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Alabama State Sen. Cam Ward believes private probation companies can serve a useful purpose.
“There's a role for it, because there's a lot of municipalities [that] have no way in the world of collecting a lot of those fines and fees. And that's not fair to them,” Ward told America Tonight. “Privatizing part of it’s fine as long as there's good, proper government oversight to make sure it's being carried out properly.”
Earlier this year, Ward introduced legislation to better regulate the industry, including more oversight and training, which failed to pass.
“If I get a $100 fine or citation I should be required to pay it and there should be a method to collect it,” Ward said.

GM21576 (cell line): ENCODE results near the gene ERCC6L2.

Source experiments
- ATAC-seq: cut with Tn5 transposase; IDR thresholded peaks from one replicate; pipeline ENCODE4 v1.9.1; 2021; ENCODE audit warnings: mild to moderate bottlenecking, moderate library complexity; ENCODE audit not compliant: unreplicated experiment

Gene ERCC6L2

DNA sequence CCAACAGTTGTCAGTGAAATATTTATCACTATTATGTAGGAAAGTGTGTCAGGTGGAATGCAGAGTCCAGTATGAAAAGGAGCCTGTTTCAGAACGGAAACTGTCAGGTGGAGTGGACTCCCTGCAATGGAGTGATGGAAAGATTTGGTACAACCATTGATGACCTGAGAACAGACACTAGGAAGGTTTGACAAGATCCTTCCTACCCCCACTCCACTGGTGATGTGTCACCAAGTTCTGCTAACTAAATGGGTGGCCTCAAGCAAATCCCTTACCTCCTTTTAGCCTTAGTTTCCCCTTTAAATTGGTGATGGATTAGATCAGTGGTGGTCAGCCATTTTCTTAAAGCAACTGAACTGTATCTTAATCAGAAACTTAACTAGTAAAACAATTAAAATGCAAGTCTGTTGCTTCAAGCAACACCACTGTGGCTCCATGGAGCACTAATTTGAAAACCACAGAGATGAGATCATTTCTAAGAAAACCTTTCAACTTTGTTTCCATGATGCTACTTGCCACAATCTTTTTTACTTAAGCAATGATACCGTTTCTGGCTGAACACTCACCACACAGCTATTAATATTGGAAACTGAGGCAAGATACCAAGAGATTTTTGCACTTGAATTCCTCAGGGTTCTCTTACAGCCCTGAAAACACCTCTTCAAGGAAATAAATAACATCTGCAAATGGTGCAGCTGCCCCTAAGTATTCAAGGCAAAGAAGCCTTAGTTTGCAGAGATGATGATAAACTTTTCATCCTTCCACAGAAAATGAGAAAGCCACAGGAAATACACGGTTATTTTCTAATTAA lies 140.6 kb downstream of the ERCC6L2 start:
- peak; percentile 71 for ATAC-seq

But Evans, Mann’s attorney, doesn’t believe a for-profit company belongs in the probation business.
“There's nothing that I can tell you that makes sense about it,” Evans said. “It's a system that's run amok, that is completely ignorant and has no concept or any consideration for these constitutional protections.”
After eight years on probation – six years beyond Alabama’s legal limit – and thousands of dollars paid, Elvis Mann finally won his fight and his fines were dismissed. It’s a small victory Mann and his lawyer hope to build on through the class-action suit for the thousands of others caught in the cycle of debt and unable to dig themselves out.
“When they said I'm dismissed that was the happiest day of my life,” Mann said. “The burden just lifted up off of me.”
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